Recovering this integrity, it would seem, facilitates living the reflective life, but it is unclear what help it provides us in dealing with life's "attendant moral, social, environmental and scientific/metaphysical responsibilities." (153) And here's where it might have been interesting to incorporate the thought of the figure Peirce called "America's greatest Pragmatist:" Josiah Royce. Royce's place in the Pragmatist Pantheon remains contested, despite his close embrace of Peirce from The World and the Individual (1901) on. It is fairly clear that the gradual eclipse of "the absolute" by the "great community" in Royce's later work is shaped, if not inspired, by Peirce's early essays. This is not the place to advocate either for Royce's inclusion in the Pragmatist Pantheon. I bring him up to point out a lacuna, not only in Rosenbaum's moral thought, but in that of James, Dewey, and Rorty as well. None of these undoubted pragmatists seems to me to provide either an explication of or a motivation for embracing distinctively American, pluralist, democracy. Royce, in The Philosophy of Loyalty (1908), not only identifies the importance of such provincial loyalties as his to California, but the importance of such provincial identifications in training for loyalty. Democratic loyalty grounded in the communal give and take of local deliberations creates a standard of political discourse that can be recognized across regional differences. Such a standard encourages mutual acknowledgment. But the outcome of political discourse still depends, in complex ways, on an old-fashioned, pre-Enlightenment, commitment to truth. Royce's discussion of James, truth and ethics in the penultimate chapter of The Philosophy of Loyalty is a model of engaged pragmatism.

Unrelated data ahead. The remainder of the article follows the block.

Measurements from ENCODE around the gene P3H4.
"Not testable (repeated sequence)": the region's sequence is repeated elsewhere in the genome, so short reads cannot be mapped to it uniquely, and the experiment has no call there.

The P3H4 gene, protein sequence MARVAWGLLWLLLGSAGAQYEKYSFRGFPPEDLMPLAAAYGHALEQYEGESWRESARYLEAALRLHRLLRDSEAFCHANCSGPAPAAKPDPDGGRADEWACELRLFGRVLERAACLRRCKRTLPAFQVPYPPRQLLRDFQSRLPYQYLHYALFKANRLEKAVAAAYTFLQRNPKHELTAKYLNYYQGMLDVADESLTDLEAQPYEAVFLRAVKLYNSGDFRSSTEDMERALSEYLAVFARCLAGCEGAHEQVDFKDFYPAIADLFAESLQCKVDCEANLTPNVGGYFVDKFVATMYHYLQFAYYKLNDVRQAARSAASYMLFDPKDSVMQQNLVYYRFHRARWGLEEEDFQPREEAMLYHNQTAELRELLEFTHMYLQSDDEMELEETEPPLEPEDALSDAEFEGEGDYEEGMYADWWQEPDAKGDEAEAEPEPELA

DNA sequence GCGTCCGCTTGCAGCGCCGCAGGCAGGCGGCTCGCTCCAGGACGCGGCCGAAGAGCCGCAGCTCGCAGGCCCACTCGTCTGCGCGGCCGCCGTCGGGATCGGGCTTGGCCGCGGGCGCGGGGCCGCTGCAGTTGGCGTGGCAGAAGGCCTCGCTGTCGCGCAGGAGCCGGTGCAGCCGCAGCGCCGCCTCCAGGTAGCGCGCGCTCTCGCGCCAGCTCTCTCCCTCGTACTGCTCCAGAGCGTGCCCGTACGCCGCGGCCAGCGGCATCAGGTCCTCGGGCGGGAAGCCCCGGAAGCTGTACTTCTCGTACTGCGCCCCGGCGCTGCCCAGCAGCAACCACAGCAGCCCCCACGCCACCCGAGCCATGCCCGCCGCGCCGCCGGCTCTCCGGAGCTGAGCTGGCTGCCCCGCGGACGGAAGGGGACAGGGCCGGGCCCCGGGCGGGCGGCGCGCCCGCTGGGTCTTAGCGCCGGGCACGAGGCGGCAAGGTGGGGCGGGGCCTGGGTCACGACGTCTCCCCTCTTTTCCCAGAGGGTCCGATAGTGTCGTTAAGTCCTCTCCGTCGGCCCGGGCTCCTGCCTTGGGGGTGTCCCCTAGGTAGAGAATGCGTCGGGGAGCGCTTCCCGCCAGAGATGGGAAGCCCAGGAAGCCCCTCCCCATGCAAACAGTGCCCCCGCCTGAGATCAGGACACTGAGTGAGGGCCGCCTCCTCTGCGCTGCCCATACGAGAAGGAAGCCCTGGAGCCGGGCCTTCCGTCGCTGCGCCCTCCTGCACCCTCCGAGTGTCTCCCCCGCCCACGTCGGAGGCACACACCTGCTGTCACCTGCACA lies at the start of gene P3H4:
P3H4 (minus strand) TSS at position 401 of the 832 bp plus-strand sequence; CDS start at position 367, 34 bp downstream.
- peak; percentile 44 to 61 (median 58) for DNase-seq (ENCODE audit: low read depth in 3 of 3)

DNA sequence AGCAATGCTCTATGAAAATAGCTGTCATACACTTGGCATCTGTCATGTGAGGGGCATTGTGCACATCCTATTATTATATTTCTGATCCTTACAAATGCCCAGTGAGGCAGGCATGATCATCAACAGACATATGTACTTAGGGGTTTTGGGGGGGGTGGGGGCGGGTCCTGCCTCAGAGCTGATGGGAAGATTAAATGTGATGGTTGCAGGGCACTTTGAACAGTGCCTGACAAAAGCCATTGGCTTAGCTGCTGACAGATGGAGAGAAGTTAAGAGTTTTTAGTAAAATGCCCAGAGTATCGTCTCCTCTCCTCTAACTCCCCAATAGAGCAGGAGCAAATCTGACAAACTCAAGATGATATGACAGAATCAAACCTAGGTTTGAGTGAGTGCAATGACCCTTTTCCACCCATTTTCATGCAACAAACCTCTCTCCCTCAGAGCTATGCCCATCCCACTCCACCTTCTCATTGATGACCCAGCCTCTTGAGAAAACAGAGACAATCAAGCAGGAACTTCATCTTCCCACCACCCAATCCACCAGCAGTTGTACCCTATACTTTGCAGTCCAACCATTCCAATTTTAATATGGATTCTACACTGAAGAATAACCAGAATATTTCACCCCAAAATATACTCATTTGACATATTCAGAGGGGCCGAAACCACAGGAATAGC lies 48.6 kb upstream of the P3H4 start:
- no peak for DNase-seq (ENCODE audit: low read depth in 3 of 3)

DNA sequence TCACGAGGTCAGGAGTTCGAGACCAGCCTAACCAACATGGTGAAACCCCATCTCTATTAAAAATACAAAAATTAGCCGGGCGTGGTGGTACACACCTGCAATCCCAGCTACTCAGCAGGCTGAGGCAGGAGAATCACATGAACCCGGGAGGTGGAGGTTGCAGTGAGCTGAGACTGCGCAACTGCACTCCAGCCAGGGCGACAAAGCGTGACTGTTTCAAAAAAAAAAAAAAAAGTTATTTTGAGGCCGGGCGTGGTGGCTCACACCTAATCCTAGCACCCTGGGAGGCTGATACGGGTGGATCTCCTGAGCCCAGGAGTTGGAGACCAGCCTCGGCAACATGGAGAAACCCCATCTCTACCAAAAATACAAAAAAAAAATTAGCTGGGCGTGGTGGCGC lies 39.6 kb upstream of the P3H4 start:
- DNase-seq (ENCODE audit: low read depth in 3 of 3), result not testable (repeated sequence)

But Rosenbaum misses the boat by what I earlier called his anti-realist commitment to the more extreme of James's and Dewey's pronouncements on truth. He seems to recognize the importance of accounting for how different communities engage each other in his remarks about our indigenous predecessors (29-30), but he doesn't develop the point. Instead, he seems to take as sufficient Dewey's remark that, "we now have to re-create by deliberate and determined endeavor the kind of democracy which in its origin one hundred and fifty years ago was largely the product of a fortunate combination of men and circumstances." (13-14) The artificial attempt to re-create an ideal smacks of the medieval enthusiasms of Sir Walter Scott, whom Mark Twain famously made responsible for the Civil War. Pragmatic cosmopolitanism, on the other hand, doesn't motivate loyalty, and this remains a problem for pragmatic moral thought. Rosenbaum is, I think, correct in his assessment of contemporary moral philosophy as a form of scholasticism, more interested in an Enlightenment ideal of what philosophy should be than in the ways that real communities develop, understand themselves, and negotiate at least partial solutions with which they can live. He is right, as well, that there is an alternative inchoate in American Pragmatism. He has, however, left it to others to develop the subtleties of that alternative.
 Rosenbaum is a bit sloppy here. Diamond identifies his subject as Daniel Wemp, a member of the Handa clan. The original does not capitalized "Uncle." Diamond's original appeared not in the April 28, but in the April 21, 2008 issue of the New Yorker. In fact, his cultural and political references display a cavalier attitude to documentation that is a little disheartening. For instance, on p. 32 he confuses Dylan Thomas with W. B. Yeats. More disturbing, on p. 92 he describes "the 1994 genocide in Rwanda" as "perpetrated by Tutsis against Hutus." While there is plenty of blame to go around in the Rwandan civil war, this is just backwards.
 I have argued this position in detail in Believing and Acting: The Pragmatic Turn in Comparative Religion and Ethics, Oxford University Press, 2012.
 Peirce makes this remark in a letter of 1903. See Joseph Brent, Charles Sanders Peirce: A Life, Indiana University Press, 1993, p. 293.